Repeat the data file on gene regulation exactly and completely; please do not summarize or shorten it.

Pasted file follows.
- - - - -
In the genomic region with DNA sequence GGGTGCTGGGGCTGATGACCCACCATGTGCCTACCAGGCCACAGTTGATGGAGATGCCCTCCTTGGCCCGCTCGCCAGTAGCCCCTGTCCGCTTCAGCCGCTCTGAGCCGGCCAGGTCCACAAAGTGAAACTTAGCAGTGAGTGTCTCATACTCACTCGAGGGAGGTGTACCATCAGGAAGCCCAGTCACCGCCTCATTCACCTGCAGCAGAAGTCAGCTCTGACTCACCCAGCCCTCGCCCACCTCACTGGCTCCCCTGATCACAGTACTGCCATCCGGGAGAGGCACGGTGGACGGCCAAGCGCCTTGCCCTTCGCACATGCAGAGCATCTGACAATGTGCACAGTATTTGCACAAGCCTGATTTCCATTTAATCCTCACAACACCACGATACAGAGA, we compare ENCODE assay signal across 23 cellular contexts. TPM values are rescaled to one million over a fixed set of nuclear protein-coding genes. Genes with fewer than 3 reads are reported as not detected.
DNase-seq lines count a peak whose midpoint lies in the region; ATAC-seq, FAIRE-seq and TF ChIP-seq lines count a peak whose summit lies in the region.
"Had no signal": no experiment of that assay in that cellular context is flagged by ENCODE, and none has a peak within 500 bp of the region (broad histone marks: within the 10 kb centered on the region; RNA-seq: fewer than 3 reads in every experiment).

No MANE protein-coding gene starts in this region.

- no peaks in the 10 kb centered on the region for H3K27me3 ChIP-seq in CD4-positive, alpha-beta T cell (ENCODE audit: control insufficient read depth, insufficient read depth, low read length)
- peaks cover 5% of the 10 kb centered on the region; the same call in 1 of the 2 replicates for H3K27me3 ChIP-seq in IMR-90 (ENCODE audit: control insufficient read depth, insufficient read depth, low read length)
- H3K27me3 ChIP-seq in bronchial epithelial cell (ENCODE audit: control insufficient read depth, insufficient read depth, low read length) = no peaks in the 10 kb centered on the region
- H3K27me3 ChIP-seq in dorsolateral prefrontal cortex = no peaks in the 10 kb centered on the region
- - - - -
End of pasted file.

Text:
In the genomic region with DNA sequence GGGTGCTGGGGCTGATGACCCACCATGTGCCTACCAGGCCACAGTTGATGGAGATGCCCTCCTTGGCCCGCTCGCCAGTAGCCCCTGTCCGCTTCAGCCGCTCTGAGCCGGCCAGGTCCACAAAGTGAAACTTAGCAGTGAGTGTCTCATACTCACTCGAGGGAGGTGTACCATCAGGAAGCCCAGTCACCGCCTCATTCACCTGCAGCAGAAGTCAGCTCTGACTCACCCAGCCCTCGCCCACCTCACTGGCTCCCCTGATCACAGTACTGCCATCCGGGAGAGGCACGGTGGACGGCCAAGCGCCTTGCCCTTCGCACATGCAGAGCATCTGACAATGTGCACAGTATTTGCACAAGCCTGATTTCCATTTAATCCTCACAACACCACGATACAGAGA, we compare ENCODE assay signal across 23 cellular contexts. TPM values are rescaled to one million over a fixed set of nuclear protein-coding genes. Genes with fewer than 3 reads are reported as not detected.
DNase-seq lines count a peak whose midpoint lies in the region; ATAC-seq, FAIRE-seq and TF ChIP-seq lines count a peak whose summit lies in the region.
"Had no signal": no experiment of that assay in that cellular context is flagged by ENCODE, and none has a peak within 500 bp of the region (broad histone marks: within the 10 kb centered on the region; RNA-seq: fewer than 3 reads in every experiment).

No MANE protein-coding gene starts in this region.

- no peaks in the 10 kb centered on the region for H3K27me3 ChIP-seq in CD4-positive, alpha-beta T cell (ENCODE audit: control insufficient read depth, insufficient read depth, low read length)
- peaks cover 5% of the 10 kb centered on the region; the same call in 1 of the 2 replicates for H3K27me3 ChIP-seq in IMR-90 (ENCODE audit: control insufficient read depth, insufficient read depth, low read length)
- H3K27me3 ChIP-seq in bronchial epithelial cell (ENCODE audit: control insufficient read depth, insufficient read depth, low read length) = no peaks in the 10 kb centered on the region
- H3K27me3 ChIP-seq in dorsolateral prefrontal cortex = no peaks in the 10 kb centered on the region